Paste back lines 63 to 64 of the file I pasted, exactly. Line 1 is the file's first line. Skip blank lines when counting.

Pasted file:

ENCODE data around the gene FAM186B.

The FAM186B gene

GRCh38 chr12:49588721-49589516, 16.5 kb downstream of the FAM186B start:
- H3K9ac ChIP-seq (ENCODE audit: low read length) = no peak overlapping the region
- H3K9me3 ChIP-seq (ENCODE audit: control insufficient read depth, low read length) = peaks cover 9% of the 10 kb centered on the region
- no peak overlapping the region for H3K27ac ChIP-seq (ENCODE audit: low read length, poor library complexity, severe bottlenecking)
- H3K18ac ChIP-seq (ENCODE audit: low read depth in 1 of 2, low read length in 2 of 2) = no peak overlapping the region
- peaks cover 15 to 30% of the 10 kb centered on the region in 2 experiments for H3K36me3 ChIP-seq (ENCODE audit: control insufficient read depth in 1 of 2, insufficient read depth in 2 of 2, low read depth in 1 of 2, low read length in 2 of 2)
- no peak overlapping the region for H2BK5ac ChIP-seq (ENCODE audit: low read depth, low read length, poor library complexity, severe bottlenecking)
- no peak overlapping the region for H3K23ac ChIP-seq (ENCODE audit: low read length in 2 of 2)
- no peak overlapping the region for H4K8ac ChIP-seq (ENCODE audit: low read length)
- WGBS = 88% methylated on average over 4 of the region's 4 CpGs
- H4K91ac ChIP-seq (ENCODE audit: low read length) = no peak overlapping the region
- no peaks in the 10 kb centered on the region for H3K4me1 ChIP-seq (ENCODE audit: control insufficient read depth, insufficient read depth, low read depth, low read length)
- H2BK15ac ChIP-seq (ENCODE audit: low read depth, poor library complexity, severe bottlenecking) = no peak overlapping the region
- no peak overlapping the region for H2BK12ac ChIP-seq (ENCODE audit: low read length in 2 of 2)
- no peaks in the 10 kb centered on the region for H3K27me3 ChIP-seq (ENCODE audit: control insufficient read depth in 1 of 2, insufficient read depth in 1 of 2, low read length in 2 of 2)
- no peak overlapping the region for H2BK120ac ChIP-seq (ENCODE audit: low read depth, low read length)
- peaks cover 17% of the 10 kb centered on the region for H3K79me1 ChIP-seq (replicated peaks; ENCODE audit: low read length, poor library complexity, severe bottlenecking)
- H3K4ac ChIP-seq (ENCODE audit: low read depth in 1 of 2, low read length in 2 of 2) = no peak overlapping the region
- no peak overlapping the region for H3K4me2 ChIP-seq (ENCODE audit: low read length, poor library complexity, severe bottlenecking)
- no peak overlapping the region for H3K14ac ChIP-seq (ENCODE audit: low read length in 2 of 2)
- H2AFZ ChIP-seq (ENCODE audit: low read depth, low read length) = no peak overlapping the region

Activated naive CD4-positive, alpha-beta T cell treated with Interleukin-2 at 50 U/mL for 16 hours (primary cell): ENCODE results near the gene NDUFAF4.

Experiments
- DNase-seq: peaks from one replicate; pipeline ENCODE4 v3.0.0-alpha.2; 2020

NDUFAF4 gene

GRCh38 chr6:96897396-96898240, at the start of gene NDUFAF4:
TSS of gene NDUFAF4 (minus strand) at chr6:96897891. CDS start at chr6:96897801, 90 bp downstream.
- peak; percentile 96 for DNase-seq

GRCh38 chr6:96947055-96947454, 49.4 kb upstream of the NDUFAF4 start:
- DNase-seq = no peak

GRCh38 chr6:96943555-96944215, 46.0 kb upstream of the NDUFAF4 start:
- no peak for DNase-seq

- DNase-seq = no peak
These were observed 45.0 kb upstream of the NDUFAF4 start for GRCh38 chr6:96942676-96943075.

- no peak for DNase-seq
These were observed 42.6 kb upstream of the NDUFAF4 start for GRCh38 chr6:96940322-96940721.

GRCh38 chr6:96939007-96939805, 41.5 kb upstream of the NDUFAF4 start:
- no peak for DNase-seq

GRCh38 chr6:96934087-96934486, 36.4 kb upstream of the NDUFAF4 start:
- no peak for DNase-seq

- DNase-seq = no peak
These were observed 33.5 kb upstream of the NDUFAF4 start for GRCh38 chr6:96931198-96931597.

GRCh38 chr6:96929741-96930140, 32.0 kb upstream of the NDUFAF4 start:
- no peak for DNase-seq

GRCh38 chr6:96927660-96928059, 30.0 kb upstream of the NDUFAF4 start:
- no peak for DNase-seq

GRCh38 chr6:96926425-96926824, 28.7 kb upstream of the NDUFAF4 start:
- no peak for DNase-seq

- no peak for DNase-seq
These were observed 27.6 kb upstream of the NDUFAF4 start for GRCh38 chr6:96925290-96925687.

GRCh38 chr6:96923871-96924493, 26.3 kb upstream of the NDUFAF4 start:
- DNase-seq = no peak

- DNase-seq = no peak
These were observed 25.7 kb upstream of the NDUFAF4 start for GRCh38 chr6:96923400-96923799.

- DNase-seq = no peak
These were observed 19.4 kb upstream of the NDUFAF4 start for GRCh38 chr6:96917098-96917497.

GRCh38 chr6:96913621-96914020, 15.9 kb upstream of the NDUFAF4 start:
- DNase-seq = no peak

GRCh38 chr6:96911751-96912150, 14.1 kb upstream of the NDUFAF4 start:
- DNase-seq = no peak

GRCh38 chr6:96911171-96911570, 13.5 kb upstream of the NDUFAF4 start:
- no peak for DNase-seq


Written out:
GRCh38 chr6:96911171-96911570, 13.5 kb upstream of the NDUFAF4 start:
- no peak for DNase-seq